Almost 60 years after his death, Albert Namatjira remains one of Australia’s most celebrated artists at home and abroad. More than this, he was the first Aboriginal person to be granted restricted Australian citizenship. It’s no coincidence he was expected to pay hefty taxes after this due to his commercial success.
NAMATJIRA PROJECT is an attempt to document “the commercial appropriation of Aboriginal experience.” Director Sera Davies’ film makes it clear from the outset that this isn’t a straight recap of Namatjira’s life and paintings, but also a development history of the titular stage production and the journey of Namatjira’s descendants take to reclaim the copyright on the artist’s work.
Weaving the rehearsal and stage footage together with interviews and archival pieces, Davies takes viewers on a trip from the inspirational expanses of Namatjira’s Aranda homeland to his grandson meeting the Queen at Buckingham Palace. As such, it’s not always a straight line, and the fragmentary approach leaves some narrative gaps for viewers not already familiar with Namatjira’s colourful landscapes or his place in Australian art history.
Yet this partially opened door gives us the secondary purpose of NAMATJIRA PROJECT, both the play and this documentary film of the same name. Through archival footage that showcases Australia’s disgraceful attitudes and treatment towards Aboriginals over the last century, this is both a message and a pathway towards the future. “The audience feels grief,” explains the creative team behind the play, “but also an invitation to a life.”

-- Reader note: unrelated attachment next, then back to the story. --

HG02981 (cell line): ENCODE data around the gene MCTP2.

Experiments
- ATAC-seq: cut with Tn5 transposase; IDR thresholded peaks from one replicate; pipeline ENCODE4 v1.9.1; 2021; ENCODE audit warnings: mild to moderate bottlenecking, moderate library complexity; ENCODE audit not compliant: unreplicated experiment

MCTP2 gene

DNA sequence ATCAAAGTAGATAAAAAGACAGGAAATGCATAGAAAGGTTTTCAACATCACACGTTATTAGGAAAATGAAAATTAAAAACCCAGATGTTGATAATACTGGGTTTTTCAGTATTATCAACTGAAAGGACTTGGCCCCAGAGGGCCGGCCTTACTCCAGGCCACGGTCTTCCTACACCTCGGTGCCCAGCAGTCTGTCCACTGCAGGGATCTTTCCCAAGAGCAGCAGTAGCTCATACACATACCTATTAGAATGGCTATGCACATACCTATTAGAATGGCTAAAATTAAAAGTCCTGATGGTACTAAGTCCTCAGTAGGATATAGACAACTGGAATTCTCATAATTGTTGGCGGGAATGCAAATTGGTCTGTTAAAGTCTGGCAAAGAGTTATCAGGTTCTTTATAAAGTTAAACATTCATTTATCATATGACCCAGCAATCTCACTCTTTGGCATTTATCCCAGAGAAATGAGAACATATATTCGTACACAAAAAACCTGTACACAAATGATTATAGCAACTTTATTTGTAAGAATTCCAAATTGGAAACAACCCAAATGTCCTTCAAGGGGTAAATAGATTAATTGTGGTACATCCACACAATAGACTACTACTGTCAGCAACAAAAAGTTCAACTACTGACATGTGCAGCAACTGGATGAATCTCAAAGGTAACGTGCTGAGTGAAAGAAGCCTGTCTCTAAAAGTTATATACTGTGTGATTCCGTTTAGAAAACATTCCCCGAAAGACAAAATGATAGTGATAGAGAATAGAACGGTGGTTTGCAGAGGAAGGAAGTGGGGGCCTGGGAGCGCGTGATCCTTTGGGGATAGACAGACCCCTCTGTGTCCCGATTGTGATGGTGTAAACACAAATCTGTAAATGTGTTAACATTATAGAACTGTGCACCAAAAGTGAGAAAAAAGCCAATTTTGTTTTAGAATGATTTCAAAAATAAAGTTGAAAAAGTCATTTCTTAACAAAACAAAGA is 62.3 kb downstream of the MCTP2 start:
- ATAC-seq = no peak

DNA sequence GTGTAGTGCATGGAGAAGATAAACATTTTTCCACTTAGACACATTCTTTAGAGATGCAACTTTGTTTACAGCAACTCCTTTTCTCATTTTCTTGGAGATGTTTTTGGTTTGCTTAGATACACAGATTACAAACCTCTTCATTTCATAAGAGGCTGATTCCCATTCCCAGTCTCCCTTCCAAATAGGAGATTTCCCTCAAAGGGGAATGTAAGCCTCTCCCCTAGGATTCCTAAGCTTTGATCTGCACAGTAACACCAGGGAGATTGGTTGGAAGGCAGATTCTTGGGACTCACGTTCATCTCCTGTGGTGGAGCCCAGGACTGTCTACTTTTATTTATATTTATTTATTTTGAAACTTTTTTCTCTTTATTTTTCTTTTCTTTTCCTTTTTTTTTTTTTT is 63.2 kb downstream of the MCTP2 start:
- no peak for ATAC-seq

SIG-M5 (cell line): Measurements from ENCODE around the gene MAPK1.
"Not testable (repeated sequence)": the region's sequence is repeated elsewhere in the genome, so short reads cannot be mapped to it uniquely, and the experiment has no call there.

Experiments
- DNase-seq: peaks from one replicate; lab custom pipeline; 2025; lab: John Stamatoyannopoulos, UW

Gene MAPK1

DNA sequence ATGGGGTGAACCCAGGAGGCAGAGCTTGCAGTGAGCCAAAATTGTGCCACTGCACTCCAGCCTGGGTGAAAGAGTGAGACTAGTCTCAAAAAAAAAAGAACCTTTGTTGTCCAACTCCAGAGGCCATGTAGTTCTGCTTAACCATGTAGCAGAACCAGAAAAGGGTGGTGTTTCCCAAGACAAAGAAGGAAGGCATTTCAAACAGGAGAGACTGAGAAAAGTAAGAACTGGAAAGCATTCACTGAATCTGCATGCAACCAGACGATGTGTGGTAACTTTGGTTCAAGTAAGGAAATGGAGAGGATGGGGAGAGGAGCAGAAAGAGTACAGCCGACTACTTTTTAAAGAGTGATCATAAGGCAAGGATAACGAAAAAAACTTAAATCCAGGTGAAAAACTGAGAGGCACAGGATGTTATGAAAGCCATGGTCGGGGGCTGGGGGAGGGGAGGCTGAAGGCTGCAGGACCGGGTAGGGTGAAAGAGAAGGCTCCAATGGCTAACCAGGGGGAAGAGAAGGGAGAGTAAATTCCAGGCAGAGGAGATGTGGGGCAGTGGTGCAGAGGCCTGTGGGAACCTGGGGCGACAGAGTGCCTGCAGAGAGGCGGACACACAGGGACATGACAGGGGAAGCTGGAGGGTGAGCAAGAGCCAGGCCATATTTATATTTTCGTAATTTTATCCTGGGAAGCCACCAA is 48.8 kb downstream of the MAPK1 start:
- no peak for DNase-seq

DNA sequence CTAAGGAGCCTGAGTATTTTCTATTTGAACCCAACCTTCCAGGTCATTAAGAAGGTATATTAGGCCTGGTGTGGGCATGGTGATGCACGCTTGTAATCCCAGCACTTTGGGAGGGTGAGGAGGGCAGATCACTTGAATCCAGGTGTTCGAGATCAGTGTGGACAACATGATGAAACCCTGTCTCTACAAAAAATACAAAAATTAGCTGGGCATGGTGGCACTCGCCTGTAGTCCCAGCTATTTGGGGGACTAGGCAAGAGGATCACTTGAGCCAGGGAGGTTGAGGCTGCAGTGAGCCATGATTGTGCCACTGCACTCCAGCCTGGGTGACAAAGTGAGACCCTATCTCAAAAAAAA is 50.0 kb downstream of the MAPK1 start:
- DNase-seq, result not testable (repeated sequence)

For the people who serve as the subjects of the film, this all has a different meaning of course. Actor Trevor Jamieson, who plays Namatjira in the play-within-a-film, has a visible toll taken on him throughout the production, coming with the pressure that it does. Kevin Namatjira, Albert’s grandson and an artist in his own right, also has an enormous push to “be” Albert Namatjira in terms of representing the cause on the world stage. This culminates with footage of Kevin and other people on the project meeting Prince Phillip and Queen Elizabeth II while visiting London.
At the time the film finished production, Kevin Namatjira’s housing situation was still unstable, perhaps underlining how immediate the needs of returning copyright are to his family. This multi-generational tale isn’t simply a profile of an artist and his family, but a brief document examining the ongoing legacy of a government’s treatment of its indigenous peoples.
If you wish to donate to the cause, visit namatjiratrust.org